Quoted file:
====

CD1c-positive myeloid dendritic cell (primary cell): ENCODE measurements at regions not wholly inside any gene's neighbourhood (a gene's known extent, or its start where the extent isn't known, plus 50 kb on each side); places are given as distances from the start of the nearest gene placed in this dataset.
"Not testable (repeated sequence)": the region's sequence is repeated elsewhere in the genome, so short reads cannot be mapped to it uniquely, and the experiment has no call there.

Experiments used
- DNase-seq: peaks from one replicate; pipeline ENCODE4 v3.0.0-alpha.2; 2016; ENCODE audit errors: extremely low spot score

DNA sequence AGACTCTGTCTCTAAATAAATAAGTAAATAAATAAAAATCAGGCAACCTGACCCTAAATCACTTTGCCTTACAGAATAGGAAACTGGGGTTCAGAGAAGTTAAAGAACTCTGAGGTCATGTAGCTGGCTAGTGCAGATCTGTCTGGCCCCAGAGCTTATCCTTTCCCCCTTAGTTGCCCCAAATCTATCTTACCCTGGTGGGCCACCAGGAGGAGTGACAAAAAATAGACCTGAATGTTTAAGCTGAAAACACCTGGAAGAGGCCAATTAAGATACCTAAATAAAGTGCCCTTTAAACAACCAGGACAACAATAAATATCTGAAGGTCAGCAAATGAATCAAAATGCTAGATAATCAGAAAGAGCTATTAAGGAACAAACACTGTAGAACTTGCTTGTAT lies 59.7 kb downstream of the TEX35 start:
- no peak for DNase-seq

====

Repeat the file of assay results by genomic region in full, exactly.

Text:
CD1c-positive myeloid dendritic cell (primary cell): ENCODE measurements at regions not wholly inside any gene's neighbourhood (a gene's known extent, or its start where the extent isn't known, plus 50 kb on each side); places are given as distances from the start of the nearest gene placed in this dataset.
"Not testable (repeated sequence)": the region's sequence is repeated elsewhere in the genome, so short reads cannot be mapped to it uniquely, and the experiment has no call there.

Experiments used
- DNase-seq: peaks from one replicate; pipeline ENCODE4 v3.0.0-alpha.2; 2016; ENCODE audit errors: extremely low spot score

DNA sequence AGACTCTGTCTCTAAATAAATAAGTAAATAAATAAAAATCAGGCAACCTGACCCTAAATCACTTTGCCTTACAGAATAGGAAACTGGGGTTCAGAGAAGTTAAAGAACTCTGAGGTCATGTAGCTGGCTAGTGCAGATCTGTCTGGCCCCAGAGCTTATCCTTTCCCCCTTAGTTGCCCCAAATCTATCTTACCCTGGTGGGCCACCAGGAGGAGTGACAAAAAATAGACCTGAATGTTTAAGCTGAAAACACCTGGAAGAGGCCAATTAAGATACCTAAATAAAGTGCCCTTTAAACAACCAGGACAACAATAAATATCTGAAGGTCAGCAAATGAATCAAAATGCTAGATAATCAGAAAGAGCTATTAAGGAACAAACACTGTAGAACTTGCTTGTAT lies 59.7 kb downstream of the TEX35 start:
- no peak for DNase-seq